Using airstones and air driven filters will tend to drive the CO2 out of solution causing the pH to rise.

Reducing the KH by 90% will bring your pH down to 6.8, you could achieve this by using roughly 90% R.O. for your water changes. Unfortunately, unless you have incredibly hard tap water, using 90% R.O. will reduce your KH to a point where the pH is likely to become very unstable, basically I certainly wouldn't lower the kH below 1.0 DH (German Hardness 1DH = 17.8ppm, most test kits are calibrated in German hardness, but some use ppm, make sure you know which you're measuring in!)
A combination of lowering the KH and reducing the amount of aireation combined with the addition of bogwood or some other source of mildly acid tannins would probably bring the pH down close to 7.0.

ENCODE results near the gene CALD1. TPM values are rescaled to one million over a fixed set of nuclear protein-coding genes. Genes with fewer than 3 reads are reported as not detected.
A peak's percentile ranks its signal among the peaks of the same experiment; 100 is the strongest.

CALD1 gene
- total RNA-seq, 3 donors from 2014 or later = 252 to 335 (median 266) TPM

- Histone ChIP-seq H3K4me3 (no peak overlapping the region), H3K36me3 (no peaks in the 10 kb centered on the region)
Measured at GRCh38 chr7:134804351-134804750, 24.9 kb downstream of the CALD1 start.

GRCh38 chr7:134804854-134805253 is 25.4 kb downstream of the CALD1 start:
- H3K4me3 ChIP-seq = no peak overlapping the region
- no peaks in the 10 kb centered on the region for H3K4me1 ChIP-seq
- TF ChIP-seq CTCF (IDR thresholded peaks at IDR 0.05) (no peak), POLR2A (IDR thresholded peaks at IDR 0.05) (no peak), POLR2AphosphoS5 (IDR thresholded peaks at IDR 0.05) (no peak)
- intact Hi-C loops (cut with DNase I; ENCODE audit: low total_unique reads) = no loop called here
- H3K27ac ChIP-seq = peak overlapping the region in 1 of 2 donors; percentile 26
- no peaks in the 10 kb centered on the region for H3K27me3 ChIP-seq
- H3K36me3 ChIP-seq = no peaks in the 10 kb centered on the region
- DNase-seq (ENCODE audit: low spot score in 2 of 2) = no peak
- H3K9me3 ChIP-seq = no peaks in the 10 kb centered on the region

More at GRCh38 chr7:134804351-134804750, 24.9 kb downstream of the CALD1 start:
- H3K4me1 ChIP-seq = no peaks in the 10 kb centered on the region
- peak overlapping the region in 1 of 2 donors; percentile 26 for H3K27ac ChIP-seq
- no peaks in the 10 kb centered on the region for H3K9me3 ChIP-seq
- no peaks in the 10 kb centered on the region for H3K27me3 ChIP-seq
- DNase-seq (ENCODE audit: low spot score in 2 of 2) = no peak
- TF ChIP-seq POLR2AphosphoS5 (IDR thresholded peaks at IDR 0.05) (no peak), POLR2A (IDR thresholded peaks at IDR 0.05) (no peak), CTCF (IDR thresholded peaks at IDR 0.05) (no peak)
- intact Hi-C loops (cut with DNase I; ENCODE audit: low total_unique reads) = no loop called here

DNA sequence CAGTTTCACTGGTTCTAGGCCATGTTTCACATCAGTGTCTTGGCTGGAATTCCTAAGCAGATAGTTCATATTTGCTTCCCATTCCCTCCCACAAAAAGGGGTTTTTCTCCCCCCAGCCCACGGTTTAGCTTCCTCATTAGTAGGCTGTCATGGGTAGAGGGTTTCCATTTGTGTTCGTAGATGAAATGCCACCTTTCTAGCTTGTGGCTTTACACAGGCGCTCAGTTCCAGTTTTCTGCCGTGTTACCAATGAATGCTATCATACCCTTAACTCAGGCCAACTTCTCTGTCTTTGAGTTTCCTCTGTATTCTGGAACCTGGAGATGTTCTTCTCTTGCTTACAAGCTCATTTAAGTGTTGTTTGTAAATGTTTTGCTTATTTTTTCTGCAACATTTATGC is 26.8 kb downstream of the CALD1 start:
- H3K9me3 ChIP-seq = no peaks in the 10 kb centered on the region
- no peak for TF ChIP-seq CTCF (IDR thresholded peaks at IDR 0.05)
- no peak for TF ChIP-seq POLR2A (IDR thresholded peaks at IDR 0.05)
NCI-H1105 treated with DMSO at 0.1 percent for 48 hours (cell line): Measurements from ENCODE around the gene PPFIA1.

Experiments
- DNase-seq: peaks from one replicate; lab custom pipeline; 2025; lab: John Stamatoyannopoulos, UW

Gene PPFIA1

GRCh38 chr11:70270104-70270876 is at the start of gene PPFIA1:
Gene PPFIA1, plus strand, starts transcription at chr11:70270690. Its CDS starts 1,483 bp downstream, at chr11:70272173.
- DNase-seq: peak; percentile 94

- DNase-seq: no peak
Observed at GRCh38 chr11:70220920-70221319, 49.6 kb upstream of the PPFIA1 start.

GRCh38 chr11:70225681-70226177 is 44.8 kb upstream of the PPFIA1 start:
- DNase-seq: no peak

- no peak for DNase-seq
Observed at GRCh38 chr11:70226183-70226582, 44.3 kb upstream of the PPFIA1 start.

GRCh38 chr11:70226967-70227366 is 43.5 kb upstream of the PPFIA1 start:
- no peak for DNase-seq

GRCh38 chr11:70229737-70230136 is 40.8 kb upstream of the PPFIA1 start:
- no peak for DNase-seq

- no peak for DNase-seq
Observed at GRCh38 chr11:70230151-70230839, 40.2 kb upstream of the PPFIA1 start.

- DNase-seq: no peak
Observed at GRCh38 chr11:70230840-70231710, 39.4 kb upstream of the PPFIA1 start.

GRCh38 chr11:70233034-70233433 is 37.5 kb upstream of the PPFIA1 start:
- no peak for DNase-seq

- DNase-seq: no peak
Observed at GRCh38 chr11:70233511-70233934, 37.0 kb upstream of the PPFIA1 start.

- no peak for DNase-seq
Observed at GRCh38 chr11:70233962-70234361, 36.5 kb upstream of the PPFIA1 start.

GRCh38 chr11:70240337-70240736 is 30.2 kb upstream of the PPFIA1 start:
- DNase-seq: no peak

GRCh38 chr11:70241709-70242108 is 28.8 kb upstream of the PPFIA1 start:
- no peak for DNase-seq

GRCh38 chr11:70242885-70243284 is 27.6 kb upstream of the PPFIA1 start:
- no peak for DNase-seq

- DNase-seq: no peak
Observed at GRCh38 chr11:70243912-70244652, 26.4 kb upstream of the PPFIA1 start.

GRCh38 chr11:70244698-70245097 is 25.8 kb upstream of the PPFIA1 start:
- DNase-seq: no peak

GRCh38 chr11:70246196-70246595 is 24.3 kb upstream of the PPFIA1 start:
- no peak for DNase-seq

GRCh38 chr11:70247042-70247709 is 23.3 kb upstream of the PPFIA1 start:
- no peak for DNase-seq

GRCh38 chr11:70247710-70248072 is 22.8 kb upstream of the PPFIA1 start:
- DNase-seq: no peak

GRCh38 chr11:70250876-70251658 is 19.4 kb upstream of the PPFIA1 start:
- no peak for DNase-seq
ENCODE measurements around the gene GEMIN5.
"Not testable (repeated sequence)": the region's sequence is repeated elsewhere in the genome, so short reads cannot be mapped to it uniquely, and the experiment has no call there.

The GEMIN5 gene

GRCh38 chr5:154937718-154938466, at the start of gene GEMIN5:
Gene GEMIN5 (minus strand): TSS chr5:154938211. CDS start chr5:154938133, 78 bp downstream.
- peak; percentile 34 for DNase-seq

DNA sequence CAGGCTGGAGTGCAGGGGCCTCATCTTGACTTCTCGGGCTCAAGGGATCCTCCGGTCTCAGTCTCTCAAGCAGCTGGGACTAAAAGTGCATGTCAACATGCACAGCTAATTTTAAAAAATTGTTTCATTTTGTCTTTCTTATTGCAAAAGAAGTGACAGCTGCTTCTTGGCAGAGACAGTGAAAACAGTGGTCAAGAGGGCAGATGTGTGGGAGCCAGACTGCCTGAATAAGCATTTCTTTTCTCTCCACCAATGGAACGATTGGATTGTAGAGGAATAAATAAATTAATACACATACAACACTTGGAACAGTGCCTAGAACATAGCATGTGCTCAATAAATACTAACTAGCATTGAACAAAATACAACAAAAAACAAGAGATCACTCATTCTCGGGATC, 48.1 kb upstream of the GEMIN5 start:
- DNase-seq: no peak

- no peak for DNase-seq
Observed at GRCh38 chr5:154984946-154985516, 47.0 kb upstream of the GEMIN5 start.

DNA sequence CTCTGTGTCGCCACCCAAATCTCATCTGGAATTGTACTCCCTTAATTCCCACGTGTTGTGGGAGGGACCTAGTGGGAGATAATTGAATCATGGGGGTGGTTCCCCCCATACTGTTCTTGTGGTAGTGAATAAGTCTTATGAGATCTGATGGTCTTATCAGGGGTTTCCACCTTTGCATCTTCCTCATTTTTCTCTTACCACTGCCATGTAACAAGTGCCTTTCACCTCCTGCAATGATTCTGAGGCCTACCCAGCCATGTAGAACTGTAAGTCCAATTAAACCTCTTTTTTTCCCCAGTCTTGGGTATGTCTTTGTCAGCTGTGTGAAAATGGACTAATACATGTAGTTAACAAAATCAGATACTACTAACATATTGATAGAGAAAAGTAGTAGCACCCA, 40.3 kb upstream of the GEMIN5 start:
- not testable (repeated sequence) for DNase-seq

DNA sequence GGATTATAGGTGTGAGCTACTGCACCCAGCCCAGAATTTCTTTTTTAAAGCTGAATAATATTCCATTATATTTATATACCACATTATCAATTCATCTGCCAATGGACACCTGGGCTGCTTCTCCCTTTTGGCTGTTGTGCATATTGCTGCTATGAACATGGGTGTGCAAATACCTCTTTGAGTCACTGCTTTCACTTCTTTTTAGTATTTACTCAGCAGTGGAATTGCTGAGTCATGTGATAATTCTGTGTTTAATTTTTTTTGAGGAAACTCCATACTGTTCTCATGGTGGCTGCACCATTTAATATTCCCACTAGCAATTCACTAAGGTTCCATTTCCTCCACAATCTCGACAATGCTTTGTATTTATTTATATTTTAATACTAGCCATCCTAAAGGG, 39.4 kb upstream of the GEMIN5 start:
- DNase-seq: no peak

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Re: Chemistry lesson please

Post  bridgegirl99 on Wed 09 Dec 2015, 21:36

OK thanks Rob I'll address the bubbles tomorrow!

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Re: Chemistry lesson please

Post  bridgegirl99 on Sat 19 Dec 2015, 15:48

well Water changes were done, one filter and one airstone removed, I added a Kapata leaf for good measure.

The last spawn I had in this tank was white almost instantly, this time I have a huge spawn and about half a dozen white eggs on day two!

Now all I need is mum and dad not to eat them!!! Laughing fingers crossed! They usually get to the wriggler stage, move them.............. and they're gone Shocked

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Re: Chemistry lesson please